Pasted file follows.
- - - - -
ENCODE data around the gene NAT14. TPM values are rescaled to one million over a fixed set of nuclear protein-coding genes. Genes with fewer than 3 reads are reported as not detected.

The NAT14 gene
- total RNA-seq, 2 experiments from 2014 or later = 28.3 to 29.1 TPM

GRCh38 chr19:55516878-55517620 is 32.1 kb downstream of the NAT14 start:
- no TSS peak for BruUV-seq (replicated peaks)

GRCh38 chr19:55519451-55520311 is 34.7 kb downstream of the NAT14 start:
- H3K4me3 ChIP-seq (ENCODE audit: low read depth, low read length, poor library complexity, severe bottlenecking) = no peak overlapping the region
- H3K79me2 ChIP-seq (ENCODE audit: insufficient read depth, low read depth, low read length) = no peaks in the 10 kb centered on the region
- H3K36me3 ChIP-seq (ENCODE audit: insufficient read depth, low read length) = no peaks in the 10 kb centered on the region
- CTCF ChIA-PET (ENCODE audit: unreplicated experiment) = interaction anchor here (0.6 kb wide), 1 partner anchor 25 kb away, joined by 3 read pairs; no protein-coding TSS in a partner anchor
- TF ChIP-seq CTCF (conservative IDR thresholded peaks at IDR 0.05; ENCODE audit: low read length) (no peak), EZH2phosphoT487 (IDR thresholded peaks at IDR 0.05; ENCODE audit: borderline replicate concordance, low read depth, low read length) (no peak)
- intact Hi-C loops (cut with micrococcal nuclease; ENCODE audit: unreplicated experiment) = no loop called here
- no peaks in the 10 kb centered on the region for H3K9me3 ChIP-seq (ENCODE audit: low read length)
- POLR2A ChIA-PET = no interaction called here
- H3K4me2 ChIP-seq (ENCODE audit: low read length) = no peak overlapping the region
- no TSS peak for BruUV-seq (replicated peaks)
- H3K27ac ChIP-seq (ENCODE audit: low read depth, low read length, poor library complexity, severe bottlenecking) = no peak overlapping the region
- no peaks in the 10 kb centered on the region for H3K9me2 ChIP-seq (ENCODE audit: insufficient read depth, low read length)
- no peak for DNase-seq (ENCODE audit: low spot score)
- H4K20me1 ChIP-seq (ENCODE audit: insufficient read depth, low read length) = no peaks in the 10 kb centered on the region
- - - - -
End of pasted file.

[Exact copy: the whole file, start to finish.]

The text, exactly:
ENCODE data around the gene NAT14. TPM values are rescaled to one million over a fixed set of nuclear protein-coding genes. Genes with fewer than 3 reads are reported as not detected.

The NAT14 gene
- total RNA-seq, 2 experiments from 2014 or later = 28.3 to 29.1 TPM

GRCh38 chr19:55516878-55517620 is 32.1 kb downstream of the NAT14 start:
- no TSS peak for BruUV-seq (replicated peaks)

GRCh38 chr19:55519451-55520311 is 34.7 kb downstream of the NAT14 start:
- H3K4me3 ChIP-seq (ENCODE audit: low read depth, low read length, poor library complexity, severe bottlenecking) = no peak overlapping the region
- H3K79me2 ChIP-seq (ENCODE audit: insufficient read depth, low read depth, low read length) = no peaks in the 10 kb centered on the region
- H3K36me3 ChIP-seq (ENCODE audit: insufficient read depth, low read length) = no peaks in the 10 kb centered on the region
- CTCF ChIA-PET (ENCODE audit: unreplicated experiment) = interaction anchor here (0.6 kb wide), 1 partner anchor 25 kb away, joined by 3 read pairs; no protein-coding TSS in a partner anchor
- TF ChIP-seq CTCF (conservative IDR thresholded peaks at IDR 0.05; ENCODE audit: low read length) (no peak), EZH2phosphoT487 (IDR thresholded peaks at IDR 0.05; ENCODE audit: borderline replicate concordance, low read depth, low read length) (no peak)
- intact Hi-C loops (cut with micrococcal nuclease; ENCODE audit: unreplicated experiment) = no loop called here
- no peaks in the 10 kb centered on the region for H3K9me3 ChIP-seq (ENCODE audit: low read length)
- POLR2A ChIA-PET = no interaction called here
- H3K4me2 ChIP-seq (ENCODE audit: low read length) = no peak overlapping the region
- no TSS peak for BruUV-seq (replicated peaks)
- H3K27ac ChIP-seq (ENCODE audit: low read depth, low read length, poor library complexity, severe bottlenecking) = no peak overlapping the region
- no peaks in the 10 kb centered on the region for H3K9me2 ChIP-seq (ENCODE audit: insufficient read depth, low read length)
- no peak for DNase-seq (ENCODE audit: low spot score)
- H4K20me1 ChIP-seq (ENCODE audit: insufficient read depth, low read length) = no peaks in the 10 kb centered on the region